Books like The Good Soldier
May 23, 2020 12:10 PM   Subscribe

I am listening to the audio book of Ford Madox Ford's The Good Soldier for the second time in as many months - can you help me find more books like this?

What I like:
  1. Unreliable Narrator - you can't trust John Dowell's version of events
  2. Non-linear story line - the story moves back and forward, sometimes abruptly, sometimes rambling. It requires attention to track what's going on (which is probably part of why I'm listening again)
  3. Not contemporary - I'm not really interested in anything set too close to our current hellhole timeframe
  4. No graphic violence / sex - that's one of the things I love about old books in general
What else might I like?
posted by hilaryjade to Media & Arts (11 answers total) 1 user marked this as a favorite
You might like Denis Johnson's Train Dreams, which fits except for the unreliable narrator. One of my alltime favorites. The audiobook comes with the book for Jesus' Son, which fits all your criteria except 4, though it's only a few sentences here and there and not "graphic" -- and it's short stories (with the same character unreliably narrating each).
posted by dobbs at 12:24 PM on May 23, 2020

Also, which version of the Good Soldier is it you're listening to? The Gildart Jackson or some other?
posted by dobbs at 12:30 PM on May 23, 2020 [1 favorite]

Response by poster: Yes, Gildart Jackson from the library. It is amaaaaaaaaazing.
posted by hilaryjade at 12:47 PM on May 23, 2020 [2 favorites]

Best answer: Though it is very, very different from The Good Soldier in every way, Walker Percy's The Moviegoer might be a good place to go next. Percy's later novels are less perfect but much stranger, and their narrators are even more unreliable.
posted by neroli at 3:02 PM on May 23, 2020

Best answer: See "Unreliable Narrators," six years ago in AskMe, especially the fourth answer (from me!)
posted by ubiquity at 3:57 PM on May 23, 2020 [1 favorite]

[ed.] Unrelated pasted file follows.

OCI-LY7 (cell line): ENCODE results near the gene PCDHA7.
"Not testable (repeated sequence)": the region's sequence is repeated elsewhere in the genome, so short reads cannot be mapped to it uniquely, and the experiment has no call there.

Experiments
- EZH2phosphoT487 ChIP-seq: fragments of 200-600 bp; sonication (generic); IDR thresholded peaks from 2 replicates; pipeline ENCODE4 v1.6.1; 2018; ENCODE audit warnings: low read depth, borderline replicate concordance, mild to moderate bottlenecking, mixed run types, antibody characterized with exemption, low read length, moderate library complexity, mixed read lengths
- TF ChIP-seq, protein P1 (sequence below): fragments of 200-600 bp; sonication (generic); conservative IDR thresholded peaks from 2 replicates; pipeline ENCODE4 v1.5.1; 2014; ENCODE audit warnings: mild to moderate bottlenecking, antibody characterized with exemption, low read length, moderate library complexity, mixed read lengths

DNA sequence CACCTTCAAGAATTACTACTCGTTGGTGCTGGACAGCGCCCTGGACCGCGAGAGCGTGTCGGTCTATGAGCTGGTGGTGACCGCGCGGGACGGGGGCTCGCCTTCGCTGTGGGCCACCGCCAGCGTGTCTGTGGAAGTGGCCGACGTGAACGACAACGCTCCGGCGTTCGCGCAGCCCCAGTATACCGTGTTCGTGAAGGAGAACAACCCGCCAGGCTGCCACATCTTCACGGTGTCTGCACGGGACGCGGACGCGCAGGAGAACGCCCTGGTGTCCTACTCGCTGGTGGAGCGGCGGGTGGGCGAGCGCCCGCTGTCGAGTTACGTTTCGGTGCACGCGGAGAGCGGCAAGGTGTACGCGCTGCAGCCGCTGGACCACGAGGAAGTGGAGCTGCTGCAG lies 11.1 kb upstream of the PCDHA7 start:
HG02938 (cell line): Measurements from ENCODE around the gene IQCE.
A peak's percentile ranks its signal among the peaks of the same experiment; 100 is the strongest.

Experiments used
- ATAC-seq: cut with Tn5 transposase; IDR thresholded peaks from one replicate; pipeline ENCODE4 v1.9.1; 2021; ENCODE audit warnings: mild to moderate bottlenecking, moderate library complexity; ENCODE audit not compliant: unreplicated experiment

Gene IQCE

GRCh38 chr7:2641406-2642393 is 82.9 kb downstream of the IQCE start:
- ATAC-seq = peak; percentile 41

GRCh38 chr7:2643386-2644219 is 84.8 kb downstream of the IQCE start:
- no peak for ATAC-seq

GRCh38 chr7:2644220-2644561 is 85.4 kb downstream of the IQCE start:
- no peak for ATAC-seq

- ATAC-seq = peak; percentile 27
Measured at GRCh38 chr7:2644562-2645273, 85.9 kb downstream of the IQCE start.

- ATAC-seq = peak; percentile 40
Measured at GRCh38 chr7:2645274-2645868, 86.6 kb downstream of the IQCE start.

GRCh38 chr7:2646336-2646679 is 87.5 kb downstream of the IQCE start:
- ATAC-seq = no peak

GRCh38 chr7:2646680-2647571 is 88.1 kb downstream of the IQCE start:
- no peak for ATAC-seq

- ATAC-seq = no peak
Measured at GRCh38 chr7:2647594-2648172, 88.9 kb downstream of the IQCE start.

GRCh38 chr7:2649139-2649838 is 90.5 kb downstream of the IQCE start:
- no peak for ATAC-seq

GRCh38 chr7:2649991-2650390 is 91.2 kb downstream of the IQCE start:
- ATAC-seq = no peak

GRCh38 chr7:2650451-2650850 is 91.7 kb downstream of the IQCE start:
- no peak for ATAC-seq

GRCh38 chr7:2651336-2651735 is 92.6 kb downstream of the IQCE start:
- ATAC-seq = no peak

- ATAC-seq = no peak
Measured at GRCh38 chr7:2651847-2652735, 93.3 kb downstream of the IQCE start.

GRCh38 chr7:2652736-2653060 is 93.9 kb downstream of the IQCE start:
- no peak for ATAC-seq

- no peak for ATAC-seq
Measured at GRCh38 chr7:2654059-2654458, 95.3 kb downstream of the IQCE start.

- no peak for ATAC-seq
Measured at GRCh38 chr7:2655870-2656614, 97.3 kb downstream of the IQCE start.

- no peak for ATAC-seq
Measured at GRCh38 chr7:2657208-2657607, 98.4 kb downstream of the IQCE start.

Oh, and something I hadn't read six years ago: the narrator of Alain-Fournier's classic (and only) novel, Le Grand Meaulnes. The book is widely available in English, but no one can figure out how to translate the title so it is often left untranslated.
posted by ubiquity at 4:14 PM on May 23, 2020 [1 favorite]

Best answer: Have you read Pale Fire?
posted by babelfish at 5:29 PM on May 23, 2020 [1 favorite]

Best answer: The late Umberto Eco wrote a couple that I enjoyed. The Island of the Day Before and Baudolino, both have complex historical elements and are non-linear. Baudolino is, himself ,the archetypal unreliable narrator.

John Barth's The Sot-Weed Factor is also excellent. Pretty linear I remember, but a worthwhile journey.
posted by OHenryPacey at 8:21 PM on May 23, 2020 [1 favorite]

and YES! Pale Fire!
posted by OHenryPacey at 8:22 PM on May 23, 2020

Best answer: Kazuo Ishiguro's "The Remains Of The Day" features an unreliable narrator, a butler in pre-WWII Britain whose ruminations about his life reveal more than than he suspects. "Pale Fire" is one of my favorite novels and I'll re-read it several more times, I hope! It's a unique puzzle of a novel, probably Nabokov's best.
posted by Agave at 8:43 PM on May 23, 2020

Response by poster: I'm listening to The Very Private Gentleman (now renamed The American) by Martin Booth and so far it is also scratching this unreliable narrator itch nicely.
posted by hilaryjade at 3:07 PM on July 25, 2020

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